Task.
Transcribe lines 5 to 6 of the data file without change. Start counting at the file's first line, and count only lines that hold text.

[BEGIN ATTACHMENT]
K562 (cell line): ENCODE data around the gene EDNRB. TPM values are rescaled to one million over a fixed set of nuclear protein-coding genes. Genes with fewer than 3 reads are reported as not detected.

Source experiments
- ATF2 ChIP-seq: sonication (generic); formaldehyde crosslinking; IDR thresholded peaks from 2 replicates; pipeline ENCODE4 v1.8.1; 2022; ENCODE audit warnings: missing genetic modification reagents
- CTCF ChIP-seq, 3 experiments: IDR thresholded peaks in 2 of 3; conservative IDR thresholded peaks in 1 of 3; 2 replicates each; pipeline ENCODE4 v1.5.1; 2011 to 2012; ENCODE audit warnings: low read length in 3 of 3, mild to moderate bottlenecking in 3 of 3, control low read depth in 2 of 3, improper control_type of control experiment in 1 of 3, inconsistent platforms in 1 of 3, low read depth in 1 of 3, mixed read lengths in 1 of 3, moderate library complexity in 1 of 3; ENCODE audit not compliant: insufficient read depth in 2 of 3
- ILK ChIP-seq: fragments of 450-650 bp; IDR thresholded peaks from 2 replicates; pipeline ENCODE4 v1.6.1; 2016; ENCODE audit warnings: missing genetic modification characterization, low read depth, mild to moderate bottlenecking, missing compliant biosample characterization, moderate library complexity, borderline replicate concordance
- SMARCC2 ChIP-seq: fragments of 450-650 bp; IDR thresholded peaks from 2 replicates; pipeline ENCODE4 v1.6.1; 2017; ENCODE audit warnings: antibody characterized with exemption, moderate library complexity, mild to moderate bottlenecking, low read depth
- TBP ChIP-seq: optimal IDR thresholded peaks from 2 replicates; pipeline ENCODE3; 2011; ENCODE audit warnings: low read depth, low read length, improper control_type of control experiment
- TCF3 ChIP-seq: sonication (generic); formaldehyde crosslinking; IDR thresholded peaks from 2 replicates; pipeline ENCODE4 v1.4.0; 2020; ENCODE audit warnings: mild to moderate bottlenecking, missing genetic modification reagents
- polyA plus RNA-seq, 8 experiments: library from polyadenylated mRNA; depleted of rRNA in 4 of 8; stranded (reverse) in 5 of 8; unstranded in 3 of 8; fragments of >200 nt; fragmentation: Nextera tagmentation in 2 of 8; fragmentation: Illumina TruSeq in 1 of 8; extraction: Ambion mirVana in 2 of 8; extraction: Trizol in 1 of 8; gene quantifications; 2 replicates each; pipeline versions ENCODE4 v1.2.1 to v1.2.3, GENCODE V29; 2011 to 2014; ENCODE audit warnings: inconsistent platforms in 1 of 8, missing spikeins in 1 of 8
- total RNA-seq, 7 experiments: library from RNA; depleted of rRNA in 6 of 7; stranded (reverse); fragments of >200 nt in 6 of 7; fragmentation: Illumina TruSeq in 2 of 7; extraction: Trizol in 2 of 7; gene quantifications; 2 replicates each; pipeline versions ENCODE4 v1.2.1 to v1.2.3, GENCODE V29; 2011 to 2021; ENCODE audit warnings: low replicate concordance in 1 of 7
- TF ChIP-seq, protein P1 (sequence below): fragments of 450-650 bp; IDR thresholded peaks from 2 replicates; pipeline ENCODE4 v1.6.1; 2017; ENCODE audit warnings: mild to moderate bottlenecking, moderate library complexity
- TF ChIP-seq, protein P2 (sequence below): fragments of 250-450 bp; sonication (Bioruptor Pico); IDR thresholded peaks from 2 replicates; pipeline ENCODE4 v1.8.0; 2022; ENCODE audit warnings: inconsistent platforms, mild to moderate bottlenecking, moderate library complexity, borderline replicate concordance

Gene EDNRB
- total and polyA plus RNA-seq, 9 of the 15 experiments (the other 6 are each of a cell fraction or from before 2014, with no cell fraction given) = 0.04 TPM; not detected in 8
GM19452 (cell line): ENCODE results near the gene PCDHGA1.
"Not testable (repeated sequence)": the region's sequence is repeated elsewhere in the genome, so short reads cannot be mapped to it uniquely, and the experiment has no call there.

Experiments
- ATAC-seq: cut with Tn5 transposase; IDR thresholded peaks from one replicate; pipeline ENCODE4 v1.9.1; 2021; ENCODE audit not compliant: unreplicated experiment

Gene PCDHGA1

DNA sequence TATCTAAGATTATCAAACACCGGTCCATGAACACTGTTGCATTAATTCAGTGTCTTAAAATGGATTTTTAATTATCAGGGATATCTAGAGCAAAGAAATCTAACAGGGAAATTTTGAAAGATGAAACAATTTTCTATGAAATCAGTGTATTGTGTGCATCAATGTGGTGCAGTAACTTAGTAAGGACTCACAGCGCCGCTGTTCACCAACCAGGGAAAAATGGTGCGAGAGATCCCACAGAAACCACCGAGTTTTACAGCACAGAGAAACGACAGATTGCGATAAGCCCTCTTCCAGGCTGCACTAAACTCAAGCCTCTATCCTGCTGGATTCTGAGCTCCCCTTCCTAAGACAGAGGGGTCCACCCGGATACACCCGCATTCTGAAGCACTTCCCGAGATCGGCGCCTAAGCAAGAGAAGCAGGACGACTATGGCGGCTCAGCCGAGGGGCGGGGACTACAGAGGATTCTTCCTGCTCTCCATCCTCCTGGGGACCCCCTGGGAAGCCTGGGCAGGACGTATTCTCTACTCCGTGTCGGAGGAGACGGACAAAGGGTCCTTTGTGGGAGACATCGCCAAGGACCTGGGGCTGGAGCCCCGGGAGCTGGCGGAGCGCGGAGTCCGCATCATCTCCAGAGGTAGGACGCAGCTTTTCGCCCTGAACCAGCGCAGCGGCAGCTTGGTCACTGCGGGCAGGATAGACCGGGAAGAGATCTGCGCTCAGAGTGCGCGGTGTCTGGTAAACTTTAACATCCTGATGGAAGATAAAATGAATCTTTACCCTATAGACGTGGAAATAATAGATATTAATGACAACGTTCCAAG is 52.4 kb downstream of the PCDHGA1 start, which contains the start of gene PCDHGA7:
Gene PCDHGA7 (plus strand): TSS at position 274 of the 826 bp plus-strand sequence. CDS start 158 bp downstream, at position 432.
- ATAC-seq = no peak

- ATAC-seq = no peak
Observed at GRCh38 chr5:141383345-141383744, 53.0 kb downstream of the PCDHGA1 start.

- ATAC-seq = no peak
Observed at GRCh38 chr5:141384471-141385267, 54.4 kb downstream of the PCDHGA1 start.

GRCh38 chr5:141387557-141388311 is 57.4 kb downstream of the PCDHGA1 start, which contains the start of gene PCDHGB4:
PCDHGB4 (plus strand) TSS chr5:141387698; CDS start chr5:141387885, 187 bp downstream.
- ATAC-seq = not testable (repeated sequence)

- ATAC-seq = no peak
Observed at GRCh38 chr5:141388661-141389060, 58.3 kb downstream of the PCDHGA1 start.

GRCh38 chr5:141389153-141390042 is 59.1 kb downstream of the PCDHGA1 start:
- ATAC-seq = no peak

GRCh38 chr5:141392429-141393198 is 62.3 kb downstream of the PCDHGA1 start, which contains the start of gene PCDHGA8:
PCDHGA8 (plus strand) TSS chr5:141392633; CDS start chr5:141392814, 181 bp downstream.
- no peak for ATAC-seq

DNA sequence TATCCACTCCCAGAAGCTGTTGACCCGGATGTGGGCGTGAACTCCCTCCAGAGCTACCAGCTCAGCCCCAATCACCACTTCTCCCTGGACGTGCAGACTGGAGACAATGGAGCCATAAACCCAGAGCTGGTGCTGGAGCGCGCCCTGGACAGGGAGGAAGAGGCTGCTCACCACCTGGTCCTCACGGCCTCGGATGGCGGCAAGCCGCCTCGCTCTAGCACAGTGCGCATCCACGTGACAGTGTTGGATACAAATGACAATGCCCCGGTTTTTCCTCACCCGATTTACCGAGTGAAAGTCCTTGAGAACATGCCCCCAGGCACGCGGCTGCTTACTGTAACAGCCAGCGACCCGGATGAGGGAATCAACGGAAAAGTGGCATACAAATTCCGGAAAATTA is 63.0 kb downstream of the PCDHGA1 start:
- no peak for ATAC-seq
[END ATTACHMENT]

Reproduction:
- ILK ChIP-seq: fragments of 450-650 bp; IDR thresholded peaks from 2 replicates; pipeline ENCODE4 v1.6.1; 2016; ENCODE audit warnings: missing genetic modification characterization, low read depth, mild to moderate bottlenecking, missing compliant biosample characterization, moderate library complexity, borderline replicate concordance
- SMARCC2 ChIP-seq: fragments of 450-650 bp; IDR thresholded peaks from 2 replicates; pipeline ENCODE4 v1.6.1; 2017; ENCODE audit warnings: antibody characterized with exemption, moderate library complexity, mild to moderate bottlenecking, low read depth